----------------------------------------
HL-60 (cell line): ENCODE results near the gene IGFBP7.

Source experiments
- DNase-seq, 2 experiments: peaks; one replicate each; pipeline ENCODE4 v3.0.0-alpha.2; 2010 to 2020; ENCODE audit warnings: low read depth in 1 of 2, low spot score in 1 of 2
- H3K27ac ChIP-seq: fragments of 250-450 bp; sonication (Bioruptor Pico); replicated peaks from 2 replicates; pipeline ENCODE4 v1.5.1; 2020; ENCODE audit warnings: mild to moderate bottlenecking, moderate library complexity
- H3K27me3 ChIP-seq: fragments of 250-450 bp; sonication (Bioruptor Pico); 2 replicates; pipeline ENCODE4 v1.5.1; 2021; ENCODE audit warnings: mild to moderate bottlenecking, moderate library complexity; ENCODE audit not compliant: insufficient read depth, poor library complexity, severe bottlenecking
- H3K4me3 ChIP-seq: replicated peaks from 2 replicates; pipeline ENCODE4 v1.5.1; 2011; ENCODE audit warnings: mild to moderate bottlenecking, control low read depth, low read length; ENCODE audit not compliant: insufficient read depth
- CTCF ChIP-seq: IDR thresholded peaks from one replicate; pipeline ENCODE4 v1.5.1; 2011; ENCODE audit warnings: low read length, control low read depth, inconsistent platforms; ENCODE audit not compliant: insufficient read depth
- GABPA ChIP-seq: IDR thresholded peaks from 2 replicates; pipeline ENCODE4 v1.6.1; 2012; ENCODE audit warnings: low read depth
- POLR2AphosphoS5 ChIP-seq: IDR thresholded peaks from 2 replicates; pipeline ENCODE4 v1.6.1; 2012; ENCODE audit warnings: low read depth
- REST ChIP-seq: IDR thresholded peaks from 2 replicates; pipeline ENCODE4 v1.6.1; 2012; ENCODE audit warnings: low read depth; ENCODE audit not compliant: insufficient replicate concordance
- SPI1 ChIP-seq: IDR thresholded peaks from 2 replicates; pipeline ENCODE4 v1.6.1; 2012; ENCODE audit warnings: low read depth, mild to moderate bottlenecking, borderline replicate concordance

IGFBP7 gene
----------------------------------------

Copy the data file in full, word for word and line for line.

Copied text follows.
HL-60 (cell line): ENCODE results near the gene IGFBP7.

Source experiments
- DNase-seq, 2 experiments: peaks; one replicate each; pipeline ENCODE4 v3.0.0-alpha.2; 2010 to 2020; ENCODE audit warnings: low read depth in 1 of 2, low spot score in 1 of 2
- H3K27ac ChIP-seq: fragments of 250-450 bp; sonication (Bioruptor Pico); replicated peaks from 2 replicates; pipeline ENCODE4 v1.5.1; 2020; ENCODE audit warnings: mild to moderate bottlenecking, moderate library complexity
- H3K27me3 ChIP-seq: fragments of 250-450 bp; sonication (Bioruptor Pico); 2 replicates; pipeline ENCODE4 v1.5.1; 2021; ENCODE audit warnings: mild to moderate bottlenecking, moderate library complexity; ENCODE audit not compliant: insufficient read depth, poor library complexity, severe bottlenecking
- H3K4me3 ChIP-seq: replicated peaks from 2 replicates; pipeline ENCODE4 v1.5.1; 2011; ENCODE audit warnings: mild to moderate bottlenecking, control low read depth, low read length; ENCODE audit not compliant: insufficient read depth
- CTCF ChIP-seq: IDR thresholded peaks from one replicate; pipeline ENCODE4 v1.5.1; 2011; ENCODE audit warnings: low read length, control low read depth, inconsistent platforms; ENCODE audit not compliant: insufficient read depth
- GABPA ChIP-seq: IDR thresholded peaks from 2 replicates; pipeline ENCODE4 v1.6.1; 2012; ENCODE audit warnings: low read depth
- POLR2AphosphoS5 ChIP-seq: IDR thresholded peaks from 2 replicates; pipeline ENCODE4 v1.6.1; 2012; ENCODE audit warnings: low read depth
- REST ChIP-seq: IDR thresholded peaks from 2 replicates; pipeline ENCODE4 v1.6.1; 2012; ENCODE audit warnings: low read depth; ENCODE audit not compliant: insufficient replicate concordance
- SPI1 ChIP-seq: IDR thresholded peaks from 2 replicates; pipeline ENCODE4 v1.6.1; 2012; ENCODE audit warnings: low read depth, mild to moderate bottlenecking, borderline replicate concordance

IGFBP7 gene